Yesterday we swam at Trail Bay after our errands in Sechelt. When I stepped out of the water, these were the first stones I saw. On a beach of stones, millions of them, all beautiful, these were the first two. They’re keepers. I live in a house filled with stones. Fossils, slate, concretions from the beach below John’s mother’s house in Nanaimo, wishing stones (and now, another…), an agate from Haida Gwaii, brought to me as a gift, a geode from the Fraser Canyon, chunks of sandstone filled with clam stew, as the fossils in the Sooke Formation are sometimes called, and other beauties. My grandsons often hover by me as I sit at my desk, wondering about the stones on my desk. Mostly I can remember where they came from but not always. When we swam with the children at Trail Bay in the summer, I told them about wishing stones and they hunted for their own. What will I wish for, one of them asked, kind of worried about the concept. Only good things, I replied. I stood with my own wishing stone yesterday and thought hard about the climate emergency, the situation in Ukraine, a few more personal difficulties.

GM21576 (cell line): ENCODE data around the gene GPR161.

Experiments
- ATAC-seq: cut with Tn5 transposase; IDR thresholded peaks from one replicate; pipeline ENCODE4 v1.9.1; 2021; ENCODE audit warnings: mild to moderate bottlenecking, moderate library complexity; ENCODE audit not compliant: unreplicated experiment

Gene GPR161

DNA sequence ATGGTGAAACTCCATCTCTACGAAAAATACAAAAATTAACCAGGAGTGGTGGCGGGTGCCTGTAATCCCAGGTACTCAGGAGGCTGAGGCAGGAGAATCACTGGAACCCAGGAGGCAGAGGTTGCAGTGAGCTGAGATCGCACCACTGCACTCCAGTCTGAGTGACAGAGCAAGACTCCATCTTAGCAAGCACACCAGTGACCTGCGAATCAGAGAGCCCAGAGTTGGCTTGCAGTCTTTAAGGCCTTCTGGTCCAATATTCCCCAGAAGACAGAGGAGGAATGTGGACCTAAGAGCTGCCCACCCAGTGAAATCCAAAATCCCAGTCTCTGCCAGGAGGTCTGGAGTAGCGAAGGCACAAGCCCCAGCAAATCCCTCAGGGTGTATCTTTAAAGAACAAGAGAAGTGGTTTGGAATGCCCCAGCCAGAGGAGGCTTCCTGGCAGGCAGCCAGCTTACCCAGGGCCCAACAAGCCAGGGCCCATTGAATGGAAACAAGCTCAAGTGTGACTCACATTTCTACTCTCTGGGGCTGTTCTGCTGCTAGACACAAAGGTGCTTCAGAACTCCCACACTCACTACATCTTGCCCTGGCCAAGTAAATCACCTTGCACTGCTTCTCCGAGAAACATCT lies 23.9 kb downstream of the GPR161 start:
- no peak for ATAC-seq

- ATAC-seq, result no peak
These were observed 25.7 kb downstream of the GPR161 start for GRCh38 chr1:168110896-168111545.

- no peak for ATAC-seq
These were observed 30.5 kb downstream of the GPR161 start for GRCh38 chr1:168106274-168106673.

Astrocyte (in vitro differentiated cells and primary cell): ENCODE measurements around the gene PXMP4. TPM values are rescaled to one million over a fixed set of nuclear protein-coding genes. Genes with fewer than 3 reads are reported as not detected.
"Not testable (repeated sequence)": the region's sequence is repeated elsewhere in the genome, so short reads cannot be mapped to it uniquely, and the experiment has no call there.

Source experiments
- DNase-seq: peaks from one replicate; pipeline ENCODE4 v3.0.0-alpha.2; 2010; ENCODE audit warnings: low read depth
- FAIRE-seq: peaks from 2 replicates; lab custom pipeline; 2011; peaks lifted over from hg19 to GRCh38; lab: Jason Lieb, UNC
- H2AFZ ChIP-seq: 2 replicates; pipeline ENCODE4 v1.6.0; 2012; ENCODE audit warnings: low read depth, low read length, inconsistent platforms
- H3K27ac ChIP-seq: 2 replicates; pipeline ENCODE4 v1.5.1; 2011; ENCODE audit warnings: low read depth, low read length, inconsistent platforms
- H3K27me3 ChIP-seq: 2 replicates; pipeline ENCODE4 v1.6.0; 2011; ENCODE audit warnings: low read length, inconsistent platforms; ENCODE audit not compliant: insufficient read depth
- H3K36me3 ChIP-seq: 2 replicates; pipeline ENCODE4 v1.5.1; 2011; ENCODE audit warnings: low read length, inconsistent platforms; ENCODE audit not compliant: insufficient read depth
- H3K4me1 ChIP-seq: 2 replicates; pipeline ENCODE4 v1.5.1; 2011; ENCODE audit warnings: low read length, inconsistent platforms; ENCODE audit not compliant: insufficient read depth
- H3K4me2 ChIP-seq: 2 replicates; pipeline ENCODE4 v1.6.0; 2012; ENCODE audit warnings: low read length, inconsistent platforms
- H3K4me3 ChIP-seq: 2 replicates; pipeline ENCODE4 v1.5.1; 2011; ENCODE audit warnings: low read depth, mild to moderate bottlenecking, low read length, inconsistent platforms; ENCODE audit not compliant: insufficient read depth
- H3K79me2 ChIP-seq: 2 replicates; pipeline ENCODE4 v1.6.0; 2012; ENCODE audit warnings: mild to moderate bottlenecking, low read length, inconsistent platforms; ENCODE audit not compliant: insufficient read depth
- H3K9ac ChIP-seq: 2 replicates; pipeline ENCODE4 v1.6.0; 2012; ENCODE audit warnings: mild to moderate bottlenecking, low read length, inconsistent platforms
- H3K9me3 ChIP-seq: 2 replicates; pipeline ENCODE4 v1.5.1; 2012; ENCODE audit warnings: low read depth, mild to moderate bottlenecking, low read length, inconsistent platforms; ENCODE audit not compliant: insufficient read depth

Lay down these wordsBefore your mind like rocks.placed solid, by handsIn choice of place, setBefore the body of the mindin space and time
…each rock a worda creek-washed stoneGranite: ingrainedwith torment of fire and weightCrystal and sediment linked hotall change, in thoughts,As well as things.
Cobble of milky way,straying planets